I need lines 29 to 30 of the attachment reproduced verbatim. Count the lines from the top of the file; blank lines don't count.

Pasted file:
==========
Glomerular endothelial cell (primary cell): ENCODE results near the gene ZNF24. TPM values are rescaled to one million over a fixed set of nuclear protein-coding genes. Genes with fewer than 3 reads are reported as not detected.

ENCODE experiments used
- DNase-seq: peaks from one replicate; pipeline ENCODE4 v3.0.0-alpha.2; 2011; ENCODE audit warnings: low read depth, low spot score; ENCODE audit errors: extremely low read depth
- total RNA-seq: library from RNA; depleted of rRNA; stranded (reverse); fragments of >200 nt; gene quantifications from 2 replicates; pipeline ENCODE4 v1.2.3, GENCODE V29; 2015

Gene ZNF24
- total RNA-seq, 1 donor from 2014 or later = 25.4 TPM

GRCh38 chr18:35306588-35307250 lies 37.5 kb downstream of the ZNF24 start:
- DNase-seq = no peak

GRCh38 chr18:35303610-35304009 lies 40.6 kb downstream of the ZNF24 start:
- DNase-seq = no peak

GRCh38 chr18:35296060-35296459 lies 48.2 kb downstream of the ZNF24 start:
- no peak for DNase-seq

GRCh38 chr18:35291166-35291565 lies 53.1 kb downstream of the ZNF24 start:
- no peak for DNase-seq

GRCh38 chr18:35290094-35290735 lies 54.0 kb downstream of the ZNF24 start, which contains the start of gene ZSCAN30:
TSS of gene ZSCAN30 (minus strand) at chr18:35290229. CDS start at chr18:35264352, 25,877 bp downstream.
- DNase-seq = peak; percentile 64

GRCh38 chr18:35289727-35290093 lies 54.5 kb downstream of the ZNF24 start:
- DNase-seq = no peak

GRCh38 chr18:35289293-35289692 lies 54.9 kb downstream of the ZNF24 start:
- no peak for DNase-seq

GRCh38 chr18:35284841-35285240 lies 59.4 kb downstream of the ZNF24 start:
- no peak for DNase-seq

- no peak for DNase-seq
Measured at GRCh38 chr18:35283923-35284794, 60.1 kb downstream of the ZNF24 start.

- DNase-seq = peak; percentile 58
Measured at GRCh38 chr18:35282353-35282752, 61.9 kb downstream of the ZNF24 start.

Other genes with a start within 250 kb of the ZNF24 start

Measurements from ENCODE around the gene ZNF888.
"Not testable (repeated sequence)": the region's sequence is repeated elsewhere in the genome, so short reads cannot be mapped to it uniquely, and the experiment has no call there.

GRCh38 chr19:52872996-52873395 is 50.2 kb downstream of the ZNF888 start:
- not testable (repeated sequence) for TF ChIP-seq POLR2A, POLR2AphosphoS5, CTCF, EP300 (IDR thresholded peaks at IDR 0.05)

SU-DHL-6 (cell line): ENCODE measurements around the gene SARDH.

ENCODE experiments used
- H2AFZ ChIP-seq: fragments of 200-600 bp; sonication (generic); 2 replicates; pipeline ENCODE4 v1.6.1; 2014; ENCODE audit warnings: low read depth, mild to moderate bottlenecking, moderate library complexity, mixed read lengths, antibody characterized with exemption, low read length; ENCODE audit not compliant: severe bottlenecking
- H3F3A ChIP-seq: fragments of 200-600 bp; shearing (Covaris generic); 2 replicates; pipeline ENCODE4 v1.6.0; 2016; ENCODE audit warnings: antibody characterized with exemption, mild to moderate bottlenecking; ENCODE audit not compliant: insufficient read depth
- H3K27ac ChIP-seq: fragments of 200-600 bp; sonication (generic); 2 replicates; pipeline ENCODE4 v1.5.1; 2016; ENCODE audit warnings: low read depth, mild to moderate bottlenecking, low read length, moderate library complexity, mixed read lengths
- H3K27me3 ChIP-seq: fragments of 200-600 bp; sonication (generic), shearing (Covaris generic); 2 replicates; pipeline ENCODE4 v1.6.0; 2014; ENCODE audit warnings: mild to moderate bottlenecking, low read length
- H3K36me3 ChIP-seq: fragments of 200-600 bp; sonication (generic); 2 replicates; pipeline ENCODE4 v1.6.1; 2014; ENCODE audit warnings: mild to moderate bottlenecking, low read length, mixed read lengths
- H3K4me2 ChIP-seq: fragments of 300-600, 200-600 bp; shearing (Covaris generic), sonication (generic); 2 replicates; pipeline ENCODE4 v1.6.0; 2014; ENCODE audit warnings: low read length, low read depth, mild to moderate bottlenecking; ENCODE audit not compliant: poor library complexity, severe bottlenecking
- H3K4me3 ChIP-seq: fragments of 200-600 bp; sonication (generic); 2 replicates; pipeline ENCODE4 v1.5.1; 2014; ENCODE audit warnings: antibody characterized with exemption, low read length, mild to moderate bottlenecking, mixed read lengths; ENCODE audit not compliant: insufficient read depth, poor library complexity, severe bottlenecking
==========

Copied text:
Measurements from ENCODE around the gene ZNF888.
"Not testable (repeated sequence)": the region's sequence is repeated elsewhere in the genome, so short reads cannot be mapped to it uniquely, and the experiment has no call there.